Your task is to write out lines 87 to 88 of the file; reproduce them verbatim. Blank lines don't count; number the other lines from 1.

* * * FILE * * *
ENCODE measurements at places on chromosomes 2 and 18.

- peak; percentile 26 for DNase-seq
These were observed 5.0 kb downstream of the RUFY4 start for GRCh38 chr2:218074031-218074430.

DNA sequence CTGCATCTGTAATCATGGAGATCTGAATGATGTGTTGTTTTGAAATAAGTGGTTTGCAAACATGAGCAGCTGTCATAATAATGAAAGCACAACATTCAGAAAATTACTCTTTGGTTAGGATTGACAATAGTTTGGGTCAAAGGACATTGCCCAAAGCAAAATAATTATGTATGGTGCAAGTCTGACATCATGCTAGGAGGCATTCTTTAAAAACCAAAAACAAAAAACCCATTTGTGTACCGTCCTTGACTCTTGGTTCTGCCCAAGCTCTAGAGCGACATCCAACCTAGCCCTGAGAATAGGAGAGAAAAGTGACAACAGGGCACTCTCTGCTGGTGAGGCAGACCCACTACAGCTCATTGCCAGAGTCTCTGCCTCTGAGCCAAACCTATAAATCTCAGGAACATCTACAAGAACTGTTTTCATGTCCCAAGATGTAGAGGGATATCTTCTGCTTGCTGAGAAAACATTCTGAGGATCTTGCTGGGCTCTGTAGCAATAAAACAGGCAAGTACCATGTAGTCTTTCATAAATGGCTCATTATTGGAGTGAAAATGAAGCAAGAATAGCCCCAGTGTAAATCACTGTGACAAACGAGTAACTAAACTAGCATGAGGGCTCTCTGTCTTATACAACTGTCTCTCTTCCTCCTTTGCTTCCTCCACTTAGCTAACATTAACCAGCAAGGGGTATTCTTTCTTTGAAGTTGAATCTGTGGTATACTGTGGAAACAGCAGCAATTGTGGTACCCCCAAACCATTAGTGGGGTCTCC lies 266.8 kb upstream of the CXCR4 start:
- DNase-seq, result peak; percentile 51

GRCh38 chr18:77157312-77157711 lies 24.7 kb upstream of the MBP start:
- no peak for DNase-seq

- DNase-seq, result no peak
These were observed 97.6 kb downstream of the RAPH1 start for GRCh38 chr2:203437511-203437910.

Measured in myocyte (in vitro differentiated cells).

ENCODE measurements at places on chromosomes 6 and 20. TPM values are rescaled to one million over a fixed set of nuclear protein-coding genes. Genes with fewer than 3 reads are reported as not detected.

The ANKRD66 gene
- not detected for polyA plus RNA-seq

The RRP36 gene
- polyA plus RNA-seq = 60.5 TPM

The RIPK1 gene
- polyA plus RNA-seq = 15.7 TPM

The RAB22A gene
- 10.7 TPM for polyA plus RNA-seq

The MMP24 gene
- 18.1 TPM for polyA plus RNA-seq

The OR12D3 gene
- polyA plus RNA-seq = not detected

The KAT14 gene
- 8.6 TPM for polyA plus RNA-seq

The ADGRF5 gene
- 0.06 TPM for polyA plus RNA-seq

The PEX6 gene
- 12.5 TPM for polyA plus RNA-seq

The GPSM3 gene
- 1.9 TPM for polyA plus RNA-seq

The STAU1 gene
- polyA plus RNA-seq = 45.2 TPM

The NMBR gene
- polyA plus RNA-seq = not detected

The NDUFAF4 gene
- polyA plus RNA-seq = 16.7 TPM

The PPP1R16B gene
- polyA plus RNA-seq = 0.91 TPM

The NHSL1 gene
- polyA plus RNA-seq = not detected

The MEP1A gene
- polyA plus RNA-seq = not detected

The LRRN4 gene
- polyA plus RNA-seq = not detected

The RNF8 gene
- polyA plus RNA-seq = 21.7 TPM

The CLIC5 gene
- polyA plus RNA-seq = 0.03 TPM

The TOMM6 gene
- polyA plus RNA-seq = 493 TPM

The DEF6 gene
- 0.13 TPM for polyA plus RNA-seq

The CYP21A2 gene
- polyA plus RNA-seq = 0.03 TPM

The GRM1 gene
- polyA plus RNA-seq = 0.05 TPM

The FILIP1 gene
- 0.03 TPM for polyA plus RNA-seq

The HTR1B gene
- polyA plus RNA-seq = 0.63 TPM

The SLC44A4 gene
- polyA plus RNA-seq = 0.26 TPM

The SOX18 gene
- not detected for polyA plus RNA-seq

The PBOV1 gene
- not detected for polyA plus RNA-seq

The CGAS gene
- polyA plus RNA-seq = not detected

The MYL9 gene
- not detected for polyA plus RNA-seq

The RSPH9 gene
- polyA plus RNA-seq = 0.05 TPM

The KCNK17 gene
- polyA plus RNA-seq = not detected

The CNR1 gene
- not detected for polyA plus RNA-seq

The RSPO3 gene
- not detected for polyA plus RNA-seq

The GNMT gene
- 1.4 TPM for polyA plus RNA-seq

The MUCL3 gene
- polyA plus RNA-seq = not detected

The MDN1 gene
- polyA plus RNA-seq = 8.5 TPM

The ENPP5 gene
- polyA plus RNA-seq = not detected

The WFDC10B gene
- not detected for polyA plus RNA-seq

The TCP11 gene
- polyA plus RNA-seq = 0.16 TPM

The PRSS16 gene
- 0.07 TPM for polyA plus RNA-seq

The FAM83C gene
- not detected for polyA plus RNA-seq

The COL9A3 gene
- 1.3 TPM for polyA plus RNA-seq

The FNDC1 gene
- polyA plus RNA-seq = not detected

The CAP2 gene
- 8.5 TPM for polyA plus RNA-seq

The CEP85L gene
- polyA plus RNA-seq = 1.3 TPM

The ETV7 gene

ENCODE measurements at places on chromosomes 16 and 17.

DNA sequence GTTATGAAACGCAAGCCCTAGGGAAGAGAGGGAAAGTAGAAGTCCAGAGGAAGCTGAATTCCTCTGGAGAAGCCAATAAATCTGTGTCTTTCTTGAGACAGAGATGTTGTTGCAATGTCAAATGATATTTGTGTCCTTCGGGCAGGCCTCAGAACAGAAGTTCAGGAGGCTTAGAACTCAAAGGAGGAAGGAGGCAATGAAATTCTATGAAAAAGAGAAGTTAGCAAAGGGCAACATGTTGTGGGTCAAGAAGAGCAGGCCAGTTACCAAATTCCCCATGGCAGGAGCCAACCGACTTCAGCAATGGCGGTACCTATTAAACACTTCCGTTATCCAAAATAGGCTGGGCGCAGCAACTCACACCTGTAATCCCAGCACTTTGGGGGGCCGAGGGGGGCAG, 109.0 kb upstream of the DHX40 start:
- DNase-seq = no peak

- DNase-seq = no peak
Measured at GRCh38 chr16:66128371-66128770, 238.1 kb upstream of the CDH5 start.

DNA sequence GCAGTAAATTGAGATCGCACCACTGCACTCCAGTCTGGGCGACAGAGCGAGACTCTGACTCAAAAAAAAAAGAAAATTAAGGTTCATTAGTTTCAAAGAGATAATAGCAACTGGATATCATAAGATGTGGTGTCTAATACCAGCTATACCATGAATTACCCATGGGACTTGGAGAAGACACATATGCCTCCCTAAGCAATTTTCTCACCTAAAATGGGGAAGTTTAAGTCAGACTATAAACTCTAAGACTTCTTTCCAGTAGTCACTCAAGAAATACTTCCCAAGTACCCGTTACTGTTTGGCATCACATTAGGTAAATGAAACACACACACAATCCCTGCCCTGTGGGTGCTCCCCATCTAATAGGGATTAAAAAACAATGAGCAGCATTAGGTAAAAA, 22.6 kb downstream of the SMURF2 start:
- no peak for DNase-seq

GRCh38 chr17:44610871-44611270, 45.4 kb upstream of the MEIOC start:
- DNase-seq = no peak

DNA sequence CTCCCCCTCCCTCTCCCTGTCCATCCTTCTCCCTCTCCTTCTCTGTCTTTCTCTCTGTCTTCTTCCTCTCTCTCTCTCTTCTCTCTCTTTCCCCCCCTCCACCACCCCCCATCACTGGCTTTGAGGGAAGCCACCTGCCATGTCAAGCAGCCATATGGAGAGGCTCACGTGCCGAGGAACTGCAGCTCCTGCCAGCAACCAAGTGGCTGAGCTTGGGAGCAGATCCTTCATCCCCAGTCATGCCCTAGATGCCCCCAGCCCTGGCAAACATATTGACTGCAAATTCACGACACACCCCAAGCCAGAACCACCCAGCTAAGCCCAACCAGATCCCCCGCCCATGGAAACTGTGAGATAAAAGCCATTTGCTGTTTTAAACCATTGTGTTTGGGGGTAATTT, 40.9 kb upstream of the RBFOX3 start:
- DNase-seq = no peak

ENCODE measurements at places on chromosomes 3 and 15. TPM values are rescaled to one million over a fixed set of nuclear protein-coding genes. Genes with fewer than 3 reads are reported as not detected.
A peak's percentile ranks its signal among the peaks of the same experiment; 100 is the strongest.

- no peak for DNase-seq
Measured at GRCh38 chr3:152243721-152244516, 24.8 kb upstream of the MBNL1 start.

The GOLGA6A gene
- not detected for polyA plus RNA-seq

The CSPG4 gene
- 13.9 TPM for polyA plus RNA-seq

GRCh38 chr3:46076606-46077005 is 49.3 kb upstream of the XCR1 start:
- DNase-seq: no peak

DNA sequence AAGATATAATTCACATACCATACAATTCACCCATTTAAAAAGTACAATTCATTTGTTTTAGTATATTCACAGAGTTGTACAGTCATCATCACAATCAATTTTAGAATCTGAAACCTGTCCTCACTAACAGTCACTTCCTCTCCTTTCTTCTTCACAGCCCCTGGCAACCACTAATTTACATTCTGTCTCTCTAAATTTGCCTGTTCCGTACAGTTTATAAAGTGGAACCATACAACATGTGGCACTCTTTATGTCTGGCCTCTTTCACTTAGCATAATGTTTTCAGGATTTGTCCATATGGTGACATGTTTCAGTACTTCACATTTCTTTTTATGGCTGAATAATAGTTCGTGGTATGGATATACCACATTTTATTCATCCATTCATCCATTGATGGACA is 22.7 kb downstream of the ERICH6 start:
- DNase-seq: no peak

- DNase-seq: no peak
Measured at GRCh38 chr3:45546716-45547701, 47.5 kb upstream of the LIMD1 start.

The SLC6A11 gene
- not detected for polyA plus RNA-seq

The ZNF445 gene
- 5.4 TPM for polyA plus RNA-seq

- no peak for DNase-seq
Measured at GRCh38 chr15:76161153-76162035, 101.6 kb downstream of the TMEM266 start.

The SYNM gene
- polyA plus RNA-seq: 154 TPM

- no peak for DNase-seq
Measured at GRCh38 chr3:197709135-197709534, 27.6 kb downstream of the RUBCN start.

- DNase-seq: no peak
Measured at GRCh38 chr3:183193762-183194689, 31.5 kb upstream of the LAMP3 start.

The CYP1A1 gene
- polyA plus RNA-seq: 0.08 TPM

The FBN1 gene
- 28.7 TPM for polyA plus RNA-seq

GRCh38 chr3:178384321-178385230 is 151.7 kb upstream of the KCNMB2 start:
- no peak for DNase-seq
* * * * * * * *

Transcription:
- polyA plus RNA-seq = not detected

The WFDC10B gene